Football season is upon us and preseason camp is near. Hence, it’s not too early for sports columnists and the like to start a good dialogue in defense of (still) free-agents, Colin Kaepernick and Eric Reid.
Colin Kaepernick and Eric Reid are good enough to be playing for someone.
That much is beyond debate.
But the league has decided to make an example of them, a clear warning to its employees that only so much social activism will be tolerated even while it feigns a sense of respecting their desire to protest during the national anthem.
If the NFL were really concerned about its players, it wouldn’t be denying these two their well-earned right to make a living.
Rest assured, history won’t be kind when it looks back on the way Kaepernick and Reid were treated by the NFL.
Newberry compares Kaepernick to Muhammad Ali, who was stripped of his heavyweight boxing title and barred from the ring for more than three years after he refused induction into the military during the Vietnam War. He went on to further compare Kaepernick to Tommie Smith and John Carlos, who defiantly stood with their fists in the air on the medal podium at the 1968 Mexico City Olympics in protest.
The suggestion to get Kaepernick and Reid back on the playing field?
“Maybe a one-day sickout during training camp. Or kneeling en masse before the first game. Perhaps, as a last resort, they should consider an actual strike.”
The pig-socks-wearing-cop-hater, Kaepernick is apparently a hero, according to Newberry, who has “sacrificed so much” and “hung out to dry”.
Newberry seems to think Kaepernick has suffered at the hands of injustice. The quarterback was privileged enough to play for the NFL and get paid handsomely for his efforts yet he has been “hung out to dry”? He played for the city of San Francisco and lived in a 3 million dollar mansion in San Jose while people lived in tents and squalor in the city he represented. Did he help? No. He sat on his ass and when he did not do that, he kneeled. Let’s put this in perspective, shall we? How about the veterans who have sacrificed so much? The holidays, birthdays, anniversaries spent without their families? How about the families who anticipated a happy homecoming and were met with a flag-draped coffin? Nope. Colin Kaepernick could not even muster up the respect to even stand for them. He kneeled for that same flag. But Newberry thinks he is brave, y’all. Because some injustice or something that he has never experienced in his own lifetime.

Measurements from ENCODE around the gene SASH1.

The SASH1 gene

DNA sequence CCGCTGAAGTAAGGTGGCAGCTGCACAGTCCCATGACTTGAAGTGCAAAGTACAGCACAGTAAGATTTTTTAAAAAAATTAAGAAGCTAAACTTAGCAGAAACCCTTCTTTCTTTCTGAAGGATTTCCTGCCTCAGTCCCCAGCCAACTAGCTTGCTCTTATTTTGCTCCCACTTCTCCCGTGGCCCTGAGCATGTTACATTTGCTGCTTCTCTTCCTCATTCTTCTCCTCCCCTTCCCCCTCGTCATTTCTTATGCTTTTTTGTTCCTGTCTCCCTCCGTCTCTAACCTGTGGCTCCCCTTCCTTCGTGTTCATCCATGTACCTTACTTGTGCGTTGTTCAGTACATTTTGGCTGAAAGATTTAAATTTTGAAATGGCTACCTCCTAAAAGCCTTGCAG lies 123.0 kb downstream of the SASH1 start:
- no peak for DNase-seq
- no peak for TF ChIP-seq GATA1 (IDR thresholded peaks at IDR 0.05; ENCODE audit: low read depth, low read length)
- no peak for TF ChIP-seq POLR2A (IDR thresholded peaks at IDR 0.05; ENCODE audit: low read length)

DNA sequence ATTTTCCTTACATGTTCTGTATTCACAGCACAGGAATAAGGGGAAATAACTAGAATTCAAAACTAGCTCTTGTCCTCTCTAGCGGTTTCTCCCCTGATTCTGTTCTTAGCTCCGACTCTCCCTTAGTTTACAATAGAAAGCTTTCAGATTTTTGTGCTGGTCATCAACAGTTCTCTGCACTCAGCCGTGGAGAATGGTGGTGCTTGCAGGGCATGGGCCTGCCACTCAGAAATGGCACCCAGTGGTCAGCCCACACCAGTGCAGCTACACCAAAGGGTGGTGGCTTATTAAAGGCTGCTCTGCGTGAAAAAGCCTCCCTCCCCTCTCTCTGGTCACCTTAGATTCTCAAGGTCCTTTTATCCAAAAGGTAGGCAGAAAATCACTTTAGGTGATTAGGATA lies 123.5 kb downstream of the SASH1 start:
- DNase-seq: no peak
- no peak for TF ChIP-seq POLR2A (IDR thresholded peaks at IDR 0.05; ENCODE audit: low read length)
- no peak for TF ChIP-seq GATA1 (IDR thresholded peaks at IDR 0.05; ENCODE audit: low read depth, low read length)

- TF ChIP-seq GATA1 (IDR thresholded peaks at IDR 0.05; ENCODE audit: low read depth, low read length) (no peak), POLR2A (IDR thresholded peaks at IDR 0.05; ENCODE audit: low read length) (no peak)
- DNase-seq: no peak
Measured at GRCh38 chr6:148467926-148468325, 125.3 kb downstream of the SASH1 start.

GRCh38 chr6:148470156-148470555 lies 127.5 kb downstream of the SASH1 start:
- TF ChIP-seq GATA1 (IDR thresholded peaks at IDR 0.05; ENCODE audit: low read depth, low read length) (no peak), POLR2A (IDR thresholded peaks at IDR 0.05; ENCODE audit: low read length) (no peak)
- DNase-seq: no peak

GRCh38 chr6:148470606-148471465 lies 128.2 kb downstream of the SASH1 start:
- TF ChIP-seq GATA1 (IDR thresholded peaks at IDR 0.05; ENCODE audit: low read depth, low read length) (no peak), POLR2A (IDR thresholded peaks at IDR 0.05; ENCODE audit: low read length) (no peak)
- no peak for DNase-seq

Paul Newberry says these players have been vilified by the NFL community and fans. You know what? It’s so easy to be brave when you have a multi-million dollar mansion and gated communities to keep you safe. They’ve displayed poor sportsmanship and now, they are martyrs. They disrespected true heroes yet some in the sports world revel in their “heroism”.
If NFL players and garbage collectors went on strike, I know which group people would miss the most.
So, go ahead, virtuous NFL players. Go on a “sick-out” or like a strike or something. Do it. Hear that? It’s America striking, too. It’s the sound of America turning off their television sets on Sunday afternoons. See that? It’s more of our hard-earned money saved by not paying the ridiculous prices for stadium seats and NFL paraphernalia. Kneel on with your bad self, Kaepernick! Kneel on.